This barrel piano is a more recent addition to the museum's collection and is believed to have been used to provide music for the Merry-Go-Round or carousel at Kingston Point Park.
A barrel piano, also known as a street piano, uses a hand crank to turn a pinned barrel. The pins in the barrel hit the levers of the piano hammers, which then strike the piano strings, making a sound. How the pins are placed on the barrel determines what song is played. The person operating the crank must move it in a steady rhythm, or the music will come out jumbled.
Sometimes confused with other crank instruments like the barrel organ (which uses forced air and pipes to make sound) or the hurdy gurdy (which turns a rosined wheel against the strings of a violin-like instrument), the barrel piano was often a feature of amusement parks. Also not to be confused with the steam calliope, which would have provided music aboard steamboats and was powered by their steam engines.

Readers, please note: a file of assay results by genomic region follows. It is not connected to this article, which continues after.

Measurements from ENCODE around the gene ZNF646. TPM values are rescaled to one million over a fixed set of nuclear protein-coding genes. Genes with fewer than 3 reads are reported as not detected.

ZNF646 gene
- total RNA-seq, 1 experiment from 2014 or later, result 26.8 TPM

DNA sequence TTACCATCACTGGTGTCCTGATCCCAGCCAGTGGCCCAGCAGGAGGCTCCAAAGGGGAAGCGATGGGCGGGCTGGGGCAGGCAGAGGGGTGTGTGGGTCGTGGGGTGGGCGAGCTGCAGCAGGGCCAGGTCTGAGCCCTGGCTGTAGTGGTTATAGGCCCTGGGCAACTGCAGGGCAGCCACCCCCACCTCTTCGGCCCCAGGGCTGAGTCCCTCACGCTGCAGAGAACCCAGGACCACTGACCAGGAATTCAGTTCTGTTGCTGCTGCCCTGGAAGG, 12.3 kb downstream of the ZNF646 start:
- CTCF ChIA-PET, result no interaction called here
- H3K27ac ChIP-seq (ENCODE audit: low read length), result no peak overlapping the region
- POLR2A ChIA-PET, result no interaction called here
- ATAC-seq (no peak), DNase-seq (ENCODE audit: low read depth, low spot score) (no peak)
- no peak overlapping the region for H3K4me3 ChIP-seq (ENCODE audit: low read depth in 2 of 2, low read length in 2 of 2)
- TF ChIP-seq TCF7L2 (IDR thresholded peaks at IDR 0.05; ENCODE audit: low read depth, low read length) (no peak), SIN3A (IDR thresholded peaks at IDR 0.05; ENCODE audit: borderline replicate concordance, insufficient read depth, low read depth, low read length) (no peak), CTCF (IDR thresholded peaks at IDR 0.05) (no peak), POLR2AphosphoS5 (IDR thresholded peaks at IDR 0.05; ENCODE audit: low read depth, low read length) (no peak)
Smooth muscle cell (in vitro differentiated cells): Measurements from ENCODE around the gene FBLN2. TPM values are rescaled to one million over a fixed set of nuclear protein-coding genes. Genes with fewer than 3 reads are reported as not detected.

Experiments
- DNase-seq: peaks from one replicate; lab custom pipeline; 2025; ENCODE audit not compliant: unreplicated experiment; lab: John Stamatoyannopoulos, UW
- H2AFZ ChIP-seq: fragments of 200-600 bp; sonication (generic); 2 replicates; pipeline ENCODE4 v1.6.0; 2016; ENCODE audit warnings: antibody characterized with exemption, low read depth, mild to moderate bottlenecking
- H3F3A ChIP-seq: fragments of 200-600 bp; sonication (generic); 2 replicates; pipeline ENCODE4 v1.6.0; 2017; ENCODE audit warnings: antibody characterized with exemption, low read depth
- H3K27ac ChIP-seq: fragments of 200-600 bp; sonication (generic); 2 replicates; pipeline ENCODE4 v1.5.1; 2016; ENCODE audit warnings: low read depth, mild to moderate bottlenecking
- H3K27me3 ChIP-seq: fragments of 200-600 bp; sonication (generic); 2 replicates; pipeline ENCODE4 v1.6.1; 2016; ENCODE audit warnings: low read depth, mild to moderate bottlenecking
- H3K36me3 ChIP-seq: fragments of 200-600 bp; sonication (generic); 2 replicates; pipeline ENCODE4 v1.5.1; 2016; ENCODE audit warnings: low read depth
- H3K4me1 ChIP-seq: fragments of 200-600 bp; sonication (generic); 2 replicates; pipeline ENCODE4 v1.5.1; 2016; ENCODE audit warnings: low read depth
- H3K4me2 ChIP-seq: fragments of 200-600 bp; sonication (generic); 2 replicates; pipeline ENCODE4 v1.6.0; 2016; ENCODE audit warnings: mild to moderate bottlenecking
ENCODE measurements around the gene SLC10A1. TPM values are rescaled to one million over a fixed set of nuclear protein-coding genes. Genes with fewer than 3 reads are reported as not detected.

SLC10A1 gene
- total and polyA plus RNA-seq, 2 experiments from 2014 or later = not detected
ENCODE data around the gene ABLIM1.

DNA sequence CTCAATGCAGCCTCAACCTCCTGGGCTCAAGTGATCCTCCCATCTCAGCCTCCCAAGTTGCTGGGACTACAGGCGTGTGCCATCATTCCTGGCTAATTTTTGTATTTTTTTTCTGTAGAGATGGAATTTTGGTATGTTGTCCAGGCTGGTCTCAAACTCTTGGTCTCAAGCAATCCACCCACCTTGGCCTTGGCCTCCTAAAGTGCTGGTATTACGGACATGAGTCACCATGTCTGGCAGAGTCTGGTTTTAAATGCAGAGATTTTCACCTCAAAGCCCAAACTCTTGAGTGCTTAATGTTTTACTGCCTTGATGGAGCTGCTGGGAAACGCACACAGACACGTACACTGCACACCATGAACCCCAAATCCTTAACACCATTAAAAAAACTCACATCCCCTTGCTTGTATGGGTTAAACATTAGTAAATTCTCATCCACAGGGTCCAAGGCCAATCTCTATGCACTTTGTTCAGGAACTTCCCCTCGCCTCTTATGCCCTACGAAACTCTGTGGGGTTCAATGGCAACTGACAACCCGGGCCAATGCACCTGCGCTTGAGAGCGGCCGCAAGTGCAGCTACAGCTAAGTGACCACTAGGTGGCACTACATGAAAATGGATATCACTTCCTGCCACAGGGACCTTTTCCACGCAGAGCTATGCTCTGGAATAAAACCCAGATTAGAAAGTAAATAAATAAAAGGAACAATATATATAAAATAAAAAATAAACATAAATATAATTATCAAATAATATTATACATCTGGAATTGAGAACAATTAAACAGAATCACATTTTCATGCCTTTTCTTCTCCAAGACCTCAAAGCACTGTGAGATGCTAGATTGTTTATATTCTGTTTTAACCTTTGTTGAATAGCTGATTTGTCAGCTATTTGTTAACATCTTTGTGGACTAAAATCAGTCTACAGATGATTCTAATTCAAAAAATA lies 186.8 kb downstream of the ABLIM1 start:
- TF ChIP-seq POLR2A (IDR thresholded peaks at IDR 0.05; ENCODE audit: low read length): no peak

The museum's particular barrel piano, also known as a cylinder piano, was manufactured by E. Bona & A. Atoniazzi in New York City. Little is known about the original owners, but the company became known later as the B.A.B. Organ Company. You can read more about the company history here.
To hear what a barrel piano might have sounded like, check out this video of one playing a very complex piece of music.
If you would like to see the barrel piano in person, come visit the Hudson River Maritime Museum and head to the East Gallery.
This blog is written by Hudson River Maritime Museum staff, volunteers and guest contributors.
Hudson River Maritime Museum
50 Rondout Landing
Kingston, NY 12401
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